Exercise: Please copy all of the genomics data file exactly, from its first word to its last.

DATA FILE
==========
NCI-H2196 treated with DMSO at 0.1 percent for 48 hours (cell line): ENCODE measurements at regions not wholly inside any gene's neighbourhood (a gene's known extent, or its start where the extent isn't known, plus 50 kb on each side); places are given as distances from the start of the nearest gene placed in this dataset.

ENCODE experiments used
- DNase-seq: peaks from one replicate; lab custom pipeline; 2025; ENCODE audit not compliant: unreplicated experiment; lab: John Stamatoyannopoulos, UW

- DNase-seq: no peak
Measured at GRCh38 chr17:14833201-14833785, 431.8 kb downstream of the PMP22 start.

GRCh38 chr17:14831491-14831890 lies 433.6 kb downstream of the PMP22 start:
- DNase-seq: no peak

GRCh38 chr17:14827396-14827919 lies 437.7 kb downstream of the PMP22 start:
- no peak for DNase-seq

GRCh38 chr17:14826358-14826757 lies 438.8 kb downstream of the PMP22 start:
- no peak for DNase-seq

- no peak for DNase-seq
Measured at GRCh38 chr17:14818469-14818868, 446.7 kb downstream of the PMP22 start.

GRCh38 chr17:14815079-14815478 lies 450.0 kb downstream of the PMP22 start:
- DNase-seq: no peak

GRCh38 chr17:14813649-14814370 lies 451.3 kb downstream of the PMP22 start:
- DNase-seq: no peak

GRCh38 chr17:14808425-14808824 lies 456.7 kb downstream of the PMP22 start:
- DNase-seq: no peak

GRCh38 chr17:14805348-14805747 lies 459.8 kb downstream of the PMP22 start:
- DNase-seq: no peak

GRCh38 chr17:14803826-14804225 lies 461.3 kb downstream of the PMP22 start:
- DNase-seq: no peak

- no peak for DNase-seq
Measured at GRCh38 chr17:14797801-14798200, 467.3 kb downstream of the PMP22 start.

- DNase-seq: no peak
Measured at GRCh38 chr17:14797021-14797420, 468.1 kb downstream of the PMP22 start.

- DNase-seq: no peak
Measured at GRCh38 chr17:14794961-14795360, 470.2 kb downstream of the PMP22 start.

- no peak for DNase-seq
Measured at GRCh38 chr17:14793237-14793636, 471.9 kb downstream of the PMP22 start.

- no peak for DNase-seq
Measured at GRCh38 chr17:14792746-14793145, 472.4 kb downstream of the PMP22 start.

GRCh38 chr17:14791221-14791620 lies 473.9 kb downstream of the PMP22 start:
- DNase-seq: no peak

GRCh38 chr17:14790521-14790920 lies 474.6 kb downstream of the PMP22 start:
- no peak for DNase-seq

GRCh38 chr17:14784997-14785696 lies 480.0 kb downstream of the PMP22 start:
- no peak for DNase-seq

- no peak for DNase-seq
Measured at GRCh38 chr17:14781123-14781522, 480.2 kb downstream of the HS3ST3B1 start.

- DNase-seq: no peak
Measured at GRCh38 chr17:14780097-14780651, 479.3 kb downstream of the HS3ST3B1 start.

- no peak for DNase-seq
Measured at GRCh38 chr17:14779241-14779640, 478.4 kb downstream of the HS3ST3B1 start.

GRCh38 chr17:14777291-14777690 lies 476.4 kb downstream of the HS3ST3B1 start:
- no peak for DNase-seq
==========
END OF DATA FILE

NCI-H2196 treated with DMSO at 0.1 percent for 48 hours (cell line): ENCODE measurements at regions not wholly inside any gene's neighbourhood (a gene's known extent, or its start where the extent isn't known, plus 50 kb on each side); places are given as distances from the start of the nearest gene placed in this dataset.

ENCODE experiments used
- DNase-seq: peaks from one replicate; lab custom pipeline; 2025; ENCODE audit not compliant: unreplicated experiment; lab: John Stamatoyannopoulos, UW

- DNase-seq: no peak
Measured at GRCh38 chr17:14833201-14833785, 431.8 kb downstream of the PMP22 start.

GRCh38 chr17:14831491-14831890 lies 433.6 kb downstream of the PMP22 start:
- DNase-seq: no peak

GRCh38 chr17:14827396-14827919 lies 437.7 kb downstream of the PMP22 start:
- no peak for DNase-seq

GRCh38 chr17:14826358-14826757 lies 438.8 kb downstream of the PMP22 start:
- no peak for DNase-seq

- no peak for DNase-seq
Measured at GRCh38 chr17:14818469-14818868, 446.7 kb downstream of the PMP22 start.

GRCh38 chr17:14815079-14815478 lies 450.0 kb downstream of the PMP22 start:
- DNase-seq: no peak

GRCh38 chr17:14813649-14814370 lies 451.3 kb downstream of the PMP22 start:
- DNase-seq: no peak

GRCh38 chr17:14808425-14808824 lies 456.7 kb downstream of the PMP22 start:
- DNase-seq: no peak

GRCh38 chr17:14805348-14805747 lies 459.8 kb downstream of the PMP22 start:
- DNase-seq: no peak

GRCh38 chr17:14803826-14804225 lies 461.3 kb downstream of the PMP22 start:
- DNase-seq: no peak

- no peak for DNase-seq
Measured at GRCh38 chr17:14797801-14798200, 467.3 kb downstream of the PMP22 start.

- DNase-seq: no peak
Measured at GRCh38 chr17:14797021-14797420, 468.1 kb downstream of the PMP22 start.

- DNase-seq: no peak
Measured at GRCh38 chr17:14794961-14795360, 470.2 kb downstream of the PMP22 start.

- no peak for DNase-seq
Measured at GRCh38 chr17:14793237-14793636, 471.9 kb downstream of the PMP22 start.

- no peak for DNase-seq
Measured at GRCh38 chr17:14792746-14793145, 472.4 kb downstream of the PMP22 start.

GRCh38 chr17:14791221-14791620 lies 473.9 kb downstream of the PMP22 start:
- DNase-seq: no peak

GRCh38 chr17:14790521-14790920 lies 474.6 kb downstream of the PMP22 start:
- no peak for DNase-seq

GRCh38 chr17:14784997-14785696 lies 480.0 kb downstream of the PMP22 start:
- no peak for DNase-seq

- no peak for DNase-seq
Measured at GRCh38 chr17:14781123-14781522, 480.2 kb downstream of the HS3ST3B1 start.

- DNase-seq: no peak
Measured at GRCh38 chr17:14780097-14780651, 479.3 kb downstream of the HS3ST3B1 start.

- no peak for DNase-seq
Measured at GRCh38 chr17:14779241-14779640, 478.4 kb downstream of the HS3ST3B1 start.

GRCh38 chr17:14777291-14777690 lies 476.4 kb downstream of the HS3ST3B1 start:
- no peak for DNase-seq